“We knew there was something special there.” That’s how the drummer Larry Mullen Jr described the War album on the “U2 By U2” book. And he was right. One of the most iconic albums of the band is turning 40, and some songs are so powerful that they’re still in the list of fans’ favorites and playing out there.
“Personally, politically and musically, U2 would declare their independence. Loud, angry and demanding, the War album and tour would see U2 triumph,” said Niall Stokes on the “U2: The Stories Behind Every U2 Song”.
It’s incredible to think that the members of U2 were in the early 20’s when they created these songs. The sound of the band and the lyrics are very characteristics since those days. Politics, love and spirituality, three basic elements of U2’s career, are very present in this album. I could write an essay about each song of War. Don’t worry, I won’t. My intention is only to celebrate this great album. So, I’ll choose three songs that I think represent very well the U2 themes.
“Sunday Bloody Sunday”
Maybe that’s the most famous U2 song. It’s inspired by the massacre that occurred in Northern Ireland, in 1972, when 14 innocent people died. The military drum beat is so good; it’s like a Larry’s brand. This marching style was developed when he played in the Artane Boys Band and in the Post Office Workers Band, when he was a kid. I need to say that in my teenage years I used this part as my ringtone.
The song became an anthem when played live. There are several moments I could recall that turned to some of the most important of U2’s career. Such as, the memorable show Live at Red Rocks, the historic concert at Live Aid, the powerful speech that Bono made during Rattle and Hum, or Innocence and Experience tours with the stage illuminated with the colors of Ireland’s flag.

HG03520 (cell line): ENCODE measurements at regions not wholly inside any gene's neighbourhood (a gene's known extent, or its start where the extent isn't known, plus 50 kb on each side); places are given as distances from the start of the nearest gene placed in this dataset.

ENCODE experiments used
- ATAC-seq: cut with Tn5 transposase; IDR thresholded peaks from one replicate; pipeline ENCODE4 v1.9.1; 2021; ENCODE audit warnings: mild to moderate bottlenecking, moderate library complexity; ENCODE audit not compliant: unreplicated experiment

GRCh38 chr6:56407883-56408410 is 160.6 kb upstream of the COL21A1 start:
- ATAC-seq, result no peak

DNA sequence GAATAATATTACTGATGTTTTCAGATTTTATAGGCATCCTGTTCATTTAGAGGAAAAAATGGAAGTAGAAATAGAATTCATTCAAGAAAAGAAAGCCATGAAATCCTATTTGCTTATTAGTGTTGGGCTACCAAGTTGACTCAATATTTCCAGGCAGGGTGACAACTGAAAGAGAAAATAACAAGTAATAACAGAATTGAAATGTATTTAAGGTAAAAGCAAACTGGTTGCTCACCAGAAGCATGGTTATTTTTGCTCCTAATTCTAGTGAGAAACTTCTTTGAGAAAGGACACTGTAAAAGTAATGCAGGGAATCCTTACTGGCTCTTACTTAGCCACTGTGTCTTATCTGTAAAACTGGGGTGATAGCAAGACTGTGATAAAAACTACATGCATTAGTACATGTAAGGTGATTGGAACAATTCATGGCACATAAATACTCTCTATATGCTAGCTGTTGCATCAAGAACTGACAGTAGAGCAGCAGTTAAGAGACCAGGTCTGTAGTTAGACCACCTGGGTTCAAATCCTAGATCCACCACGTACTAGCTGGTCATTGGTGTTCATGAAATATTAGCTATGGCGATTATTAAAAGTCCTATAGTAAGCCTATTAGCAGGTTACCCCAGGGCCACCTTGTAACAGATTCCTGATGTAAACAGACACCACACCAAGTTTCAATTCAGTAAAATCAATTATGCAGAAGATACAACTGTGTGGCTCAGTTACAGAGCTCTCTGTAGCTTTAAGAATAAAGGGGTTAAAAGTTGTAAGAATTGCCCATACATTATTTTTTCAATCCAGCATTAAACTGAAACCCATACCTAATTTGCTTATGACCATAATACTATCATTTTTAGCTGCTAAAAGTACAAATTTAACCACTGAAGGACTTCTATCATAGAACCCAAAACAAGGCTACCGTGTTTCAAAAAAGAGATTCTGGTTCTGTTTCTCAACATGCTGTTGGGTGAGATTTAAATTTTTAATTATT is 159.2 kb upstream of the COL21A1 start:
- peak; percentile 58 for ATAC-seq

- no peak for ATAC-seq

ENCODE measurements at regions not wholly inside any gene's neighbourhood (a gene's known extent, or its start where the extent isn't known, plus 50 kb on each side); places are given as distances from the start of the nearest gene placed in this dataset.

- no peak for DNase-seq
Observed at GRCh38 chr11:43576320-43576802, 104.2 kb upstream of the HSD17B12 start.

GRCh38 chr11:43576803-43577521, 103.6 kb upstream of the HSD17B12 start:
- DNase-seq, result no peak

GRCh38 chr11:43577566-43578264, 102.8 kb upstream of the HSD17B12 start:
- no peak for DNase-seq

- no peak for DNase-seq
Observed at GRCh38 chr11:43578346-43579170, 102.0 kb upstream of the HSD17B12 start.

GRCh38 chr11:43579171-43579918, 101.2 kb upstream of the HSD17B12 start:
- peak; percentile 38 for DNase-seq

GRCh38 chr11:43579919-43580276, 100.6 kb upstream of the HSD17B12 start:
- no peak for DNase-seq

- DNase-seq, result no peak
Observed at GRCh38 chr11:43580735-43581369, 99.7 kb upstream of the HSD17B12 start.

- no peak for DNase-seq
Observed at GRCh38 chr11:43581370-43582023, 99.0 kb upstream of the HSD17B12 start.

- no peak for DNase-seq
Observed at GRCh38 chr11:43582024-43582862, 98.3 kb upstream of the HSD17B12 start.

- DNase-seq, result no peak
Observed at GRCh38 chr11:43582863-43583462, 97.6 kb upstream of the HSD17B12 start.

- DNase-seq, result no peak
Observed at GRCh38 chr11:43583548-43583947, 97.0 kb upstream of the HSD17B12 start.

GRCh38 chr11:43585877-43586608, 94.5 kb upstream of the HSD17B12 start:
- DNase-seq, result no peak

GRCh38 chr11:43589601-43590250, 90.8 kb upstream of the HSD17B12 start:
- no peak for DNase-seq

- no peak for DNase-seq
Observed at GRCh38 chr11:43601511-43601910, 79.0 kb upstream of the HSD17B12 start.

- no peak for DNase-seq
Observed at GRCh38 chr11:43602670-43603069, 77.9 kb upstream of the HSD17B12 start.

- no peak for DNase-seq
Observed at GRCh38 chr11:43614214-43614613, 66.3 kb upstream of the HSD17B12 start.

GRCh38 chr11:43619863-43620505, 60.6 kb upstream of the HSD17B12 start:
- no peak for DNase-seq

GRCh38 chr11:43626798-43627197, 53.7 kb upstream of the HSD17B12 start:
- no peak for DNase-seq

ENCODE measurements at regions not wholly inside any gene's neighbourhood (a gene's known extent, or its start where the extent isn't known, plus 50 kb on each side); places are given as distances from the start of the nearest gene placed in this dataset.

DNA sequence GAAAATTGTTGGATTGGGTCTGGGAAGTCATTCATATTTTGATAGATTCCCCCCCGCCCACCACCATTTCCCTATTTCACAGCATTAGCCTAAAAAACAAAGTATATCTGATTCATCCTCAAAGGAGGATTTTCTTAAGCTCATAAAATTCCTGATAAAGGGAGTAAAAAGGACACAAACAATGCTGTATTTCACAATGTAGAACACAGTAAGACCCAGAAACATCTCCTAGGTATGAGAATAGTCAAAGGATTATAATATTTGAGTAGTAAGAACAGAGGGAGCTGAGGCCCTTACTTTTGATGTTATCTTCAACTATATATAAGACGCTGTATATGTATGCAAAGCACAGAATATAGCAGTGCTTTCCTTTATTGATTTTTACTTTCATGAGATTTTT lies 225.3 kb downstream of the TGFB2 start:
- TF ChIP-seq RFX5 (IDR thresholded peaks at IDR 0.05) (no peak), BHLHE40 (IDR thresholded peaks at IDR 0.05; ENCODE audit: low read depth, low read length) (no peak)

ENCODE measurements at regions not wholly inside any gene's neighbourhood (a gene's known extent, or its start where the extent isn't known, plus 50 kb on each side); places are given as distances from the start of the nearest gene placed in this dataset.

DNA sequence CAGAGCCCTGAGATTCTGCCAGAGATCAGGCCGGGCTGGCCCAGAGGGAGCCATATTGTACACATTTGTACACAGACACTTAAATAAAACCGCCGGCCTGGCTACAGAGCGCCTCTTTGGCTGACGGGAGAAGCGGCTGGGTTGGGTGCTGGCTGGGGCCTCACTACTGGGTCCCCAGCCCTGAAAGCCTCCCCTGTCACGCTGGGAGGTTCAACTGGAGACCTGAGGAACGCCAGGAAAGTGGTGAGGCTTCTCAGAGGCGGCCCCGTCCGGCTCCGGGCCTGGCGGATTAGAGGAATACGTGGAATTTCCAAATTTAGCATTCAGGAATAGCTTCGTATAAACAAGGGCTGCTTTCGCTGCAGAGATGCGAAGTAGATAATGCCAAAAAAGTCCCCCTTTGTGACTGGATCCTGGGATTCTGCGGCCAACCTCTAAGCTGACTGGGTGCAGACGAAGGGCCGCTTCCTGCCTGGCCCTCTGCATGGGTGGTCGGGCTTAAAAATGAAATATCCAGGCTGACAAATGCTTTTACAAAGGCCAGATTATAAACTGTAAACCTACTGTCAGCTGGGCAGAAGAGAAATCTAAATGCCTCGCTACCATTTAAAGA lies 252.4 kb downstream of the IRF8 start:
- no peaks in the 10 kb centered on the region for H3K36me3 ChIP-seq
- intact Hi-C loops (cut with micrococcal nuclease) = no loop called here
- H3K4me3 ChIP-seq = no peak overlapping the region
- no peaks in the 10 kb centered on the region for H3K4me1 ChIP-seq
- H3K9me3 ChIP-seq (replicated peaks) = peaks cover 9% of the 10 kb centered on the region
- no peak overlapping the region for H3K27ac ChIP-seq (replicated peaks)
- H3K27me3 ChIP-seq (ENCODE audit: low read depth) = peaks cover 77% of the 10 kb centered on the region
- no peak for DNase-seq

“Two Hearts Beat As One”
Some people say Paul McGuinness was U2’s fifth member, and I agree. And what about Ali Hewson? She’s probably the muse. I can’t imagine how the band would be without her. Not only for being a supporter to Bono and the rest of the boys, but there are so many songs dedicated to her. I’m afraid to say that most of the romantic songs of the band are inspired by her. Love songs could be silly and cheesy, but that’s not the case.
The video was filmed outside the Basilica of Sacré-Couer de Montmartre in Paris — “the city of love” — with scenes featuring Peter Rowen, the boy from the cover of Boy, War, The Best Of 1980–1990.
For a long time, U2 has been called a “Christian group”. Personally, I think U2 is more than that. However, it’s very clear the band has a religious side. Adam Clayton was the only one who didn’t join Shalom — charismatic community. Bono and The Edge mainly questioned their faith versus the rock and roll lifestyle, and the band almost broke up during “October” time. So, it’s inevitable to say that spirituality has a big role in their work, and many songs have biblical references.
The lyrics are lifted from Psalm 40. Like a prayer, the How long must we sing this song? part from “Sunday Bloody Sunday” is repeated here in the final track of the album. During some tours, this song was chosen to be played at the end of the shows. In a cathartic way, the audience starts to sing the chorus while the members of the band are leaving the stage, one by one, until Larry is the only one left. After all, it’s the “Larry Mullen Band,” right?His final drum solo means a goodbye, but at the same time it links the band and the fans into an endless connection, since the people continue to sing it even without U2. A very emotional way to finish the shows, and this incredible album.
By Fernanda Bottini
Massive U2 fan who writes about the Irish group for about 20 years